Istanbul Mayor Ekrem İmamoğlu demonstrated great vision and determination in bringing the portrait back to its home, echoing Fatih’s vision of seeing Istanbul as a multi-cultural metropolitan city embracing Western arts, a great gesture of salute to the sultan who truly aimed at making Istanbul a world capital, quite contrary to the approach in turning the Hagia Sophia into a mosque, a world monument before anything else, not to mention the absurdity of the debates in covering its iconic mosaics during prayers.
Fork of the Week: When talking about peaches, one cannot go without mentioning one of the most iconic peach desserts ever created: Pêche Melba. It was created in the Savoy Hotel in London by the legendary French chef Auguste Escoffier in honor of Australian soprano Nellie Melba. A true classic, elegant and perfectly balanced, combining a scoop of exquisitely executed vanilla ice cream, fresh cream Chantilly, raspberry purée, and a delightfully sunny half poached peach, it is unmatched in its simplicity, pure perfection. The only place to be found this summer seems to be 16 Roof, the terrace bar of Swissôtel The Bosphorus, where executive chef Ali Ronay proudly serves it as the dessert of his own childhood.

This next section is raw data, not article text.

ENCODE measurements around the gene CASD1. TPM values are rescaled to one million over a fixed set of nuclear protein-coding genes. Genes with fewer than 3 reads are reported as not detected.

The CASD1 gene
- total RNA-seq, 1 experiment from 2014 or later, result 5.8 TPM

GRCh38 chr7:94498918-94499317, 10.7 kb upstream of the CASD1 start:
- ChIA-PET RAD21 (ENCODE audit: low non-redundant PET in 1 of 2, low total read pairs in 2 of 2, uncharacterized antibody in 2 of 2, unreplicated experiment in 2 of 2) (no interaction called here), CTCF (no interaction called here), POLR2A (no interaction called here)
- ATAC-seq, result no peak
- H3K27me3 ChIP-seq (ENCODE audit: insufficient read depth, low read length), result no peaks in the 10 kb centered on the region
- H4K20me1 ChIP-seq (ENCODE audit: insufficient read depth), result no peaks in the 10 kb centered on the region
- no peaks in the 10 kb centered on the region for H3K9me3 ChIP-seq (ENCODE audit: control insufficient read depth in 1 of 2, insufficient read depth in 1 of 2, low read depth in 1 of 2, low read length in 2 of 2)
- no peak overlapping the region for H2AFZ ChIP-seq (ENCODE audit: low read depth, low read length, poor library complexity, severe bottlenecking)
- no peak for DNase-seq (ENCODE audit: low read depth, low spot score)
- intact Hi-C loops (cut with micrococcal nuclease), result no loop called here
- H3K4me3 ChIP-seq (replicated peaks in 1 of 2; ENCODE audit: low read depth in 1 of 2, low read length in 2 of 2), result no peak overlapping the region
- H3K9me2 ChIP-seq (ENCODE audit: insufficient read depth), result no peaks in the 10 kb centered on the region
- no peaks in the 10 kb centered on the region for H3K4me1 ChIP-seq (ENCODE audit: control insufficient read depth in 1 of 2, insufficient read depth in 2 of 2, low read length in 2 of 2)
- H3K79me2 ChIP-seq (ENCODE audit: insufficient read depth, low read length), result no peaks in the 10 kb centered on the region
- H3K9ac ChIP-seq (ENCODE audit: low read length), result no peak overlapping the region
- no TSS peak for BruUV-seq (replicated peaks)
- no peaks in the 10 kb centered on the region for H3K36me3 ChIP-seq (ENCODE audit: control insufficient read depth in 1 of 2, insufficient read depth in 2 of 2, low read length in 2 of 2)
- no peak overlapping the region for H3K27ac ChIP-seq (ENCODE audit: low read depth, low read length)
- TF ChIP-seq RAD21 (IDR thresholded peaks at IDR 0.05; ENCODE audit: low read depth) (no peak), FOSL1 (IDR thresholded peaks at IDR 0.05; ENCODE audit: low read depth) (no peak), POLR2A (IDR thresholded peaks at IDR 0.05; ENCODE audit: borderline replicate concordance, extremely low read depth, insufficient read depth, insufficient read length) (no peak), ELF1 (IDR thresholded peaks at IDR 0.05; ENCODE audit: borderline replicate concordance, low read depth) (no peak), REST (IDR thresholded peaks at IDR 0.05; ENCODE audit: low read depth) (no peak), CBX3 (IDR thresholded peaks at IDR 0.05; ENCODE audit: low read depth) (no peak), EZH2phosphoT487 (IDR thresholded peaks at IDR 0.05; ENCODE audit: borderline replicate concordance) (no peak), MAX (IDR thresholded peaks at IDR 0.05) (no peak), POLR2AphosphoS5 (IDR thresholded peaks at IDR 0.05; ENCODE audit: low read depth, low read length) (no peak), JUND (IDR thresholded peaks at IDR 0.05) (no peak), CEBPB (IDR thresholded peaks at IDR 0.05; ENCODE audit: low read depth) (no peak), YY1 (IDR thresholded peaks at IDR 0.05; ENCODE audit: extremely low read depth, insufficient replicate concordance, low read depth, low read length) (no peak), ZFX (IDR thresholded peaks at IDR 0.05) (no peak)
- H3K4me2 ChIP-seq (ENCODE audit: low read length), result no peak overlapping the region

Cork of the Week: Though there is still time to see Bellini’s painting in vivo in Istanbul, it is time for a good Bellini to start celebrating its return. But a very important detail to note down: The famed Venetian cocktail has nothing to do with Gentile, but it is named after his younger brother Giovanni Bellini, who was then under the shadow of his elder brother, but later outshined one-year older Gentile, becoming the most notable artist of the Bellini family and of Venice. The cocktail, made with peach nectar topped with Prosecco served in a flute glass, was invented by Giuseppe Cipriani, founder of Harry’s Bar in Venice. Reportedly, he named the drink because of the resemblance of its pinkish hue, to that of the cloak of a saint in one of Giovanni Bellini’s paintings.
The Bellini cocktail is made only and solely with the highly fragrant white-fleshed pink-skinned peaches of Venice, elusive to find elsewhere, but luckily found in Turkey. Though the original recipe does not have raspberries, in later variations a spoonful of raspberry syrup or puree was incorporated, perhaps to accentuate the special pink tint. Truly loyal Venetians never use bottled or frozen peach nectar in Bellini when white peaches are out of season, but use other seasonal fruits, but of course they are no longer named Bellini, but after other great Venetian artists and composers.
To brush up your fuzzy memory on fizzy Venetian drinks, here it goes: Tiziano is with grapes, authentically with wild strawberry perfumed uva fragola; Tintoretto, you guessed it, it has to be tinted, so it is with pomegranate juice or syrup; Rossini is delightfully rosso, or red, with either strawberries or watermelon juice; Canaletto is with raspberries; and Puccini is with mandarin juice. Feel free to play with the fruits and colors and use any bubbly sparkling wine to make your own drink and name it after whoever you like. I make mine with flat fragrant peaches and name it after Selda Tokat, our heroic bubbly wine-lady, Sellini Nicely Pinky!